State ex rel. Griggs v. Edwards

78 Mo. 473 | Mo. | 1883

Winslow, C.

This was a suit brought in the circuit court of Bates county, Missouri, by W. M. Griggs, as administrator de bonis non of the estate of S. M. Staley, on the bond of J! J. Miller, formerly administrator of said estate, to recover of said Miller and defendants, as his securities, the sum of $825.20, for an alleged breach of said bond. The petition is in all respects formal, and alleges the following as a breach of the bond : “ That on the 27th day *474of October, 1875, said Miller as said administrator sold to one James T. Williams, at public sale, cattle belonging to said estate, to the amount of $825.20 ; that said cattle were delivered to said Williams, who received the full benefit of the same; but defendant Miller wholly failed and neglected to take from said Williams a note with security, or any note whate\mr; that said Williams has failed and refused to pay the said sum of $825.20, and has, since said sale, become wholly insolvent, so that said amount cannot be collected from him; that said Miller never took any steps as administrator, as by law required, to secure the payment of said sum, or to collect the same from said Williams.” Miller was not served and the suit was dismissed as to him. The answer of the sureties was a general denial. At the trial the plaintiff had judgment for $743.87; to reverse which the defendants present the record to this court by appeal.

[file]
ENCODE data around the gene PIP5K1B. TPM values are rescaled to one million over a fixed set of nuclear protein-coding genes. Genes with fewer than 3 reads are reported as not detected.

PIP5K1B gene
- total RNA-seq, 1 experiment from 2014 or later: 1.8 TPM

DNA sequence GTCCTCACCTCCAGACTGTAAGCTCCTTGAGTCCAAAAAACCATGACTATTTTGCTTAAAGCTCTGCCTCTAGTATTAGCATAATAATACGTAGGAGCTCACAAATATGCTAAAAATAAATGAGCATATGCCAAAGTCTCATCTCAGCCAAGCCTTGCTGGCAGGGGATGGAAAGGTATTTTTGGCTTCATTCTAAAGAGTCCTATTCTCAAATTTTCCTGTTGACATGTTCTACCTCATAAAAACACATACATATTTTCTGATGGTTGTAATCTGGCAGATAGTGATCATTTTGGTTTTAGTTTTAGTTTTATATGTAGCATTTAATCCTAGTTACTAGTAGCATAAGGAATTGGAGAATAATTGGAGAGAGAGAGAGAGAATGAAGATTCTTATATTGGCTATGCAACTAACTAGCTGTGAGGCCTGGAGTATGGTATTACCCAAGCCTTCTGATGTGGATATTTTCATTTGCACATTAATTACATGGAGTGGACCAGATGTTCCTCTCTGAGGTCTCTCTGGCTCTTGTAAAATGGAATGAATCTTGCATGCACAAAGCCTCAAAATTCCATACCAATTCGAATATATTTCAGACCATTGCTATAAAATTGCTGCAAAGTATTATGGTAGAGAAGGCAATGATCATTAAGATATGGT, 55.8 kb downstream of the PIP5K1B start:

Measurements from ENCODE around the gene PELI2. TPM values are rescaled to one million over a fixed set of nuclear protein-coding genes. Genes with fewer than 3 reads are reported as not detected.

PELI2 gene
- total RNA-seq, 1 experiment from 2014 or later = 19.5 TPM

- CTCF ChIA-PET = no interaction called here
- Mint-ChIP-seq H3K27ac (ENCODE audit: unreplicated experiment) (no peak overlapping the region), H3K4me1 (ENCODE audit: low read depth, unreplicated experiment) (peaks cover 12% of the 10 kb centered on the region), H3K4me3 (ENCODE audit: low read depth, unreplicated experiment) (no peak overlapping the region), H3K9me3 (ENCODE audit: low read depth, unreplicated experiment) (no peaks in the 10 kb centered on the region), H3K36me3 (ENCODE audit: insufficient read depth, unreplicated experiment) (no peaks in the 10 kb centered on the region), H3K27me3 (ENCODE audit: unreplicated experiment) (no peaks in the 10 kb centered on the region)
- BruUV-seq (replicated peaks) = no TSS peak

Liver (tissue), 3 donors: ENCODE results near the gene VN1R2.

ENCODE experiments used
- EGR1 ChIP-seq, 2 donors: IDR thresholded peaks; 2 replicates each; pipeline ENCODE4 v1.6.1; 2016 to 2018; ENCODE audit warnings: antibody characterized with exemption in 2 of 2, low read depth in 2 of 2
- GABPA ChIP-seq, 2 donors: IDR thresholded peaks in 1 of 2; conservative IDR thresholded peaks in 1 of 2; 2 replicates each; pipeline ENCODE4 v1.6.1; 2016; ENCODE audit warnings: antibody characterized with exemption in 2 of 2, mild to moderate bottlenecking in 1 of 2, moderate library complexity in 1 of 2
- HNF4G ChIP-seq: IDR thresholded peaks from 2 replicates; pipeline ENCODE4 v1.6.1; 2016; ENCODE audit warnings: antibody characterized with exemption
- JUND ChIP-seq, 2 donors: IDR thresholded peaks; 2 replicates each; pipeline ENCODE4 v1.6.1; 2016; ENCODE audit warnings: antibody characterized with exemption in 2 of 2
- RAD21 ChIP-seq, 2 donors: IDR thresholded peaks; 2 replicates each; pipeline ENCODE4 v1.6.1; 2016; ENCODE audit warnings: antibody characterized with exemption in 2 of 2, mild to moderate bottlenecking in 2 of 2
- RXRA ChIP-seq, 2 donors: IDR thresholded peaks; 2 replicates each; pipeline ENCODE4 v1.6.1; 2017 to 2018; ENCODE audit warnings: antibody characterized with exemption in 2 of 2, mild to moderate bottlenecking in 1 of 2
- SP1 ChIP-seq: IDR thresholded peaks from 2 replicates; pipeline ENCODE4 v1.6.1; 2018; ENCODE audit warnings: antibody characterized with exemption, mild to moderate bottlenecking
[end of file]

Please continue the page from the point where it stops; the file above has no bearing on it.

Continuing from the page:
On the issues joined by the pleadings, “ plaintiff offered evidence tending to sustain the issues upon his part,” is the only statement of the bill of exceptions as to plaintiff’s main evidence; and, as to the defendants’, it is only stated that, “ defendants offered evidence tending to prove the issues on their part.” The record of the Bates county probate 'court, removing Miller and appointing plaintiff, was offered in evidence by the plaintiff’, and objected to by the defendants, and the objections overruled; but counsel for appellants make no point in their brief upon this action of the court, and we, therefore, omit all further allusion to the subject herein, assuming that the question has been abandoned.